Does bump-watch culture reflect our desire for children?

Newsweek reports on the current number of women having babies, and what that may mean for future generations.

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Cameron Diaz and Jennifer Aniston
Cameron Diaz and Jennifer Aniston have both voiced their annoyance at the pressure on women to have children.
Photo by Getty Images

We may be inundated with images of celebrities in various stage of pregnancy in tabloids, magazines and online — the term ‘bump watch’ no longer seems an accurate way of framing our current fascination with staring at Jessica Simpson’s growing belly, but rather ‘bump-fixation-bordering-on pathological-obsession’ seems more appropriate.

The public interest in the symbolic associations of childbearing may be more a pop culture creation than a reflection of how an increasing number of adults are choosing to live their lives.

An article in Newsweek drew attention to the growing number of childless couples in the U.S. and beyond, a trend that represents an overall decline in reproduction rates.

The article, which is populated with the voices of those who’ve chosen to foreswear the biological imperative, returns to a few standard reasons for the decision.

Basically, having kids looks like a lot of hassle.

Says one woman quoted in the article, “I feel like my life is not stable enough, and I don’t think I necessarily want it to be…Kids, they change your entire life. That’s the name of the game. And that’s not something I’m interested in doing.”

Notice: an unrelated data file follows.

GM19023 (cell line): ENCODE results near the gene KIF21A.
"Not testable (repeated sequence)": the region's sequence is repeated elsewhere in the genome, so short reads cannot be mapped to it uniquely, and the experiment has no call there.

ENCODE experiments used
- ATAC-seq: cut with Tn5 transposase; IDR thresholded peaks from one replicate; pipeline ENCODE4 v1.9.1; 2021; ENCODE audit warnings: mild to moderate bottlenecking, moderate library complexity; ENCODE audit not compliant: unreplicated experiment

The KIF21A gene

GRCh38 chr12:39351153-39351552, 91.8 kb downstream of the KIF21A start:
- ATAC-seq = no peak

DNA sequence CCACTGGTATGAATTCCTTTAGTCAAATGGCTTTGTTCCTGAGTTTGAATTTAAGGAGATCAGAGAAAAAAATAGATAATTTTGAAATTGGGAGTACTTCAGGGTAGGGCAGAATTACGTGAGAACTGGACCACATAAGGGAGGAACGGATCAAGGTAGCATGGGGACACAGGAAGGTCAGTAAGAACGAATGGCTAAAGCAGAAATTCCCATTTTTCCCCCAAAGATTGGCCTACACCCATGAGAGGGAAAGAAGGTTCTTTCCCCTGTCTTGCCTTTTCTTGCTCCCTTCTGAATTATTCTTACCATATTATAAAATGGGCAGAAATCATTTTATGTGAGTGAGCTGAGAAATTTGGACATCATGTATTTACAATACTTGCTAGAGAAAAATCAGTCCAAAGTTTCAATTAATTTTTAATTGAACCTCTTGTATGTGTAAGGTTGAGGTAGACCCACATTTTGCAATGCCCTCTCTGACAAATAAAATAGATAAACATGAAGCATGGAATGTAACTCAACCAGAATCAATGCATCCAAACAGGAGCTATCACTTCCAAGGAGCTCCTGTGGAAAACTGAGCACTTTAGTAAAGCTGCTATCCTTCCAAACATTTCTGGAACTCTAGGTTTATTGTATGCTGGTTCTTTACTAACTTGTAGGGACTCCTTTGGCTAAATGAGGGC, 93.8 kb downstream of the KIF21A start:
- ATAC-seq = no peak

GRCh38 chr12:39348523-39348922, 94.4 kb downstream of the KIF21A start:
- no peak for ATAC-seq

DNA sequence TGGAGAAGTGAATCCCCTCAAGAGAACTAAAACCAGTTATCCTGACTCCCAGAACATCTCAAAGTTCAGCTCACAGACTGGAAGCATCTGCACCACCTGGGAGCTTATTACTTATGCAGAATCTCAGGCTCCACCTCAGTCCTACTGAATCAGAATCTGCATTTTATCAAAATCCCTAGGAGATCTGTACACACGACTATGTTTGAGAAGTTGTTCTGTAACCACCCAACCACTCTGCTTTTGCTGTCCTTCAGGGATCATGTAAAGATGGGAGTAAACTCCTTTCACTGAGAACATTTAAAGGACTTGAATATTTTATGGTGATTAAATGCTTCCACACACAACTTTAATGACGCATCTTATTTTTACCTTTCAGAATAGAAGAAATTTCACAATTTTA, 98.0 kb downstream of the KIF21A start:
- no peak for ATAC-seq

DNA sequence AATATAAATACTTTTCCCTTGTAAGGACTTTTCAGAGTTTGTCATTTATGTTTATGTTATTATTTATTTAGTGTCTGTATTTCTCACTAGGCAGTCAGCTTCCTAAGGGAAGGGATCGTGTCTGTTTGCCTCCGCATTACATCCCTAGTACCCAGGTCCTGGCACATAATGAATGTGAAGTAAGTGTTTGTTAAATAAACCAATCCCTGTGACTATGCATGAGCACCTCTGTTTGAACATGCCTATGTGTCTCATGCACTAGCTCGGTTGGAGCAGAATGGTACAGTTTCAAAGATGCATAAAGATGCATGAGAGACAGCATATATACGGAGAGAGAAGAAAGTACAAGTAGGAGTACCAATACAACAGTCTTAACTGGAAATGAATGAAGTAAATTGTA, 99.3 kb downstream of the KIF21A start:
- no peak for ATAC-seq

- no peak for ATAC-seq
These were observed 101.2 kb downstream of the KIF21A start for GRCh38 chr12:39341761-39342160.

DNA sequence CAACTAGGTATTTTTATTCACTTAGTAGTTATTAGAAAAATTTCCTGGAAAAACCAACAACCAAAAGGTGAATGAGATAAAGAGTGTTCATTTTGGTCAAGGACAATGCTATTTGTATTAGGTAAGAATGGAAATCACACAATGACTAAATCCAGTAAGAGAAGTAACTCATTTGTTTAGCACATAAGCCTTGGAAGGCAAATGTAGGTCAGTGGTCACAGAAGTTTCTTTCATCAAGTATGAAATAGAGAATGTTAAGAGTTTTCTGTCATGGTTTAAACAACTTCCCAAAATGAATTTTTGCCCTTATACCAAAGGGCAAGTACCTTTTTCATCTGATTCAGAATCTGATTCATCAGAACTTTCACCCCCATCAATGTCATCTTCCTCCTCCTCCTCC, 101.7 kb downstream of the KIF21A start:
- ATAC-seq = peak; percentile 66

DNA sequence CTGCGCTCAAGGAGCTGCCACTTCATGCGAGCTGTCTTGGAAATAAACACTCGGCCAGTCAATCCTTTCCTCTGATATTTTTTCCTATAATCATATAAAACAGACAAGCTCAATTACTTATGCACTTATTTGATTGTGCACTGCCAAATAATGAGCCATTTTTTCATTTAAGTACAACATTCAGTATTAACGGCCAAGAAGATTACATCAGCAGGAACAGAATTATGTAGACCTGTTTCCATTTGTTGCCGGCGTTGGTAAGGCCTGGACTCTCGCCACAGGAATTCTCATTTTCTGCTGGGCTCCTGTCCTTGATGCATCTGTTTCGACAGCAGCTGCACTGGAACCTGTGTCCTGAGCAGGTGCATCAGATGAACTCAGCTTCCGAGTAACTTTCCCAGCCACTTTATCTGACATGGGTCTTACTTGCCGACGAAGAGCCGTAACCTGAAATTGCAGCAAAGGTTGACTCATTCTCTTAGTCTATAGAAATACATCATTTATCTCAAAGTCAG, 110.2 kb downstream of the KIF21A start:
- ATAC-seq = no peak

As with any choice, the decision comes with a few larger consequences for society.

The article makes the argument that the decline in birth rates could radically alter the makeup of society in the coming decades — in effect we’re aging but we’re not investing in the future of society by having children.

Does this shift in contemporary life and ambition represent a fundamental tear in the social fabric? Or is this trend more the result of an unforgiving economic climate in which having children can cripple a family’s finances?

The article makes the case for both interpretations and suggests that people might feel more open to having kids if there were more supportive government initiatives like extended leave for fathers, tax breaks for married couples with kids, and more child-friendly urban neighbourhoods.

The article also makes the subtle point that when it comes to the decision to have kids people might be a little too methodical in their approach. One woman recounted a conversation she had about her choice to not have kids with her father. The man told his daughter, “People don’t plan to have children, they just have them.”

“Or they don’t Dad”, she might have replied.

How did you decide whether or not you wanted to have children? Tell us in the comment section below.